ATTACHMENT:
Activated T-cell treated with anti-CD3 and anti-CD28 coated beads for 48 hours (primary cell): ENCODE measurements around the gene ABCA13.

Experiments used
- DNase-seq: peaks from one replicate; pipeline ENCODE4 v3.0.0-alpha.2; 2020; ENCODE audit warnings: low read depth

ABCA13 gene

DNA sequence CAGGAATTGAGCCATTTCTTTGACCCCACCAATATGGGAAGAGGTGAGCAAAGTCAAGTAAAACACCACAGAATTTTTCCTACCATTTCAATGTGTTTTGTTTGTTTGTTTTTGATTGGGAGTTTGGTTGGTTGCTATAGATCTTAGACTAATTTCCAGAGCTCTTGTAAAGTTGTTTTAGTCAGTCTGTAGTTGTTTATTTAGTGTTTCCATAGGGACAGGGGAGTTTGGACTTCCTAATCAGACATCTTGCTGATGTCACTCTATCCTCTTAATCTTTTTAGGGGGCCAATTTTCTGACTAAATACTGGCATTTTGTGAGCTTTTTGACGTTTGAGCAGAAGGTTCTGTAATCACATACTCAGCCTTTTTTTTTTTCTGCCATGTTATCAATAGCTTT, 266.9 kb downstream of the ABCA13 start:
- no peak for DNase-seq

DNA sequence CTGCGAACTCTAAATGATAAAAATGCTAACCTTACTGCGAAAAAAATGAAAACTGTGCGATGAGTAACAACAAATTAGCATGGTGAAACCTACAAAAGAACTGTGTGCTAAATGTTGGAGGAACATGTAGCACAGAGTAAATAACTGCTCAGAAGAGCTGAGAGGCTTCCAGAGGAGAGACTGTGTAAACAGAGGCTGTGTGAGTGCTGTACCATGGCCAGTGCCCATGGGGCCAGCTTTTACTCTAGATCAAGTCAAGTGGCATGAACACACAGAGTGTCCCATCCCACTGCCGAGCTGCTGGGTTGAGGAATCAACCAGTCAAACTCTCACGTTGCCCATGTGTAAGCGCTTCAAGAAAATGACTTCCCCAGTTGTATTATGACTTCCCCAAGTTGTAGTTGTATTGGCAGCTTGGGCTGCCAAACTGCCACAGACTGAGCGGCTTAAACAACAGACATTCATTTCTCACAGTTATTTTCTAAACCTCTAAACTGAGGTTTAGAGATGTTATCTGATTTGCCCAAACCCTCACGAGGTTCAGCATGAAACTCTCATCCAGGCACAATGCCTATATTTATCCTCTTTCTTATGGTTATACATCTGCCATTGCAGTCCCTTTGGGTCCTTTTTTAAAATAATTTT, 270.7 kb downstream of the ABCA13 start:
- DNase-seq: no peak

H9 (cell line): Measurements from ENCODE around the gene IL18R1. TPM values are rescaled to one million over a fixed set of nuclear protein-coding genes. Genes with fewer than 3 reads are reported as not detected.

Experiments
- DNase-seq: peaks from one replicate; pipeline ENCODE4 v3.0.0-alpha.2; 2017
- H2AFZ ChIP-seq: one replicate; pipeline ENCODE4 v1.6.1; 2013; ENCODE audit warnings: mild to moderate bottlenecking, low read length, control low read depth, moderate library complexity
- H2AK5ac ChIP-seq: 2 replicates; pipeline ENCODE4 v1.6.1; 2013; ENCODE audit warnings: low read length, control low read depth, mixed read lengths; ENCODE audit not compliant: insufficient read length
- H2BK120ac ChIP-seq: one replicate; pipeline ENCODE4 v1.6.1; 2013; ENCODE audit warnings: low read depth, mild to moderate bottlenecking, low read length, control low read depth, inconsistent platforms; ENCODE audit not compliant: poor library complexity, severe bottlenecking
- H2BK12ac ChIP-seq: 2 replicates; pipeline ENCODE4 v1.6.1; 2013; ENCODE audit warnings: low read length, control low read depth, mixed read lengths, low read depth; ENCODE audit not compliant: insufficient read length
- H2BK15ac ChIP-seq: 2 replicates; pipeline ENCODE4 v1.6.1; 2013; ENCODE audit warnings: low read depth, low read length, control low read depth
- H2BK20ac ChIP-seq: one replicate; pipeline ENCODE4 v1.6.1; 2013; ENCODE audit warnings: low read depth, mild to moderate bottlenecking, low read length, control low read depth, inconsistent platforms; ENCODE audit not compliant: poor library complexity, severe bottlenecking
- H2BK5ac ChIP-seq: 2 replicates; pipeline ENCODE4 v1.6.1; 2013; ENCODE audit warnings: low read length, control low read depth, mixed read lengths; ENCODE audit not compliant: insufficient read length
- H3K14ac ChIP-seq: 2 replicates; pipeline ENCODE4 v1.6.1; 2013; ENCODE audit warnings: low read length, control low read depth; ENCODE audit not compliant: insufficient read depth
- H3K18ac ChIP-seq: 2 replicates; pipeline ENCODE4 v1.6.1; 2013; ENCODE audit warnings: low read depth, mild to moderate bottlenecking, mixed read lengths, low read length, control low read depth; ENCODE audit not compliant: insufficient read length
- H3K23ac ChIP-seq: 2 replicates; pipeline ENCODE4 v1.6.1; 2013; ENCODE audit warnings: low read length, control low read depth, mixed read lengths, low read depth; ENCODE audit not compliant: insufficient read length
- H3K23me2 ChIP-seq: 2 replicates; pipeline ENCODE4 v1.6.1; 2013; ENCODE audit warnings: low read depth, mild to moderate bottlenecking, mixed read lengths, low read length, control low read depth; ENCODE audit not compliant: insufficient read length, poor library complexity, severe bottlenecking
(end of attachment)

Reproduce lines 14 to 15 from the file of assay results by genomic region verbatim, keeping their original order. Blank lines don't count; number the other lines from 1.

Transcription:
- H2BK120ac ChIP-seq: one replicate; pipeline ENCODE4 v1.6.1; 2013; ENCODE audit warnings: low read depth, mild to moderate bottlenecking, low read length, control low read depth, inconsistent platforms; ENCODE audit not compliant: poor library complexity, severe bottlenecking
- H2BK12ac ChIP-seq: 2 replicates; pipeline ENCODE4 v1.6.1; 2013; ENCODE audit warnings: low read length, control low read depth, mixed read lengths, low read depth; ENCODE audit not compliant: insufficient read length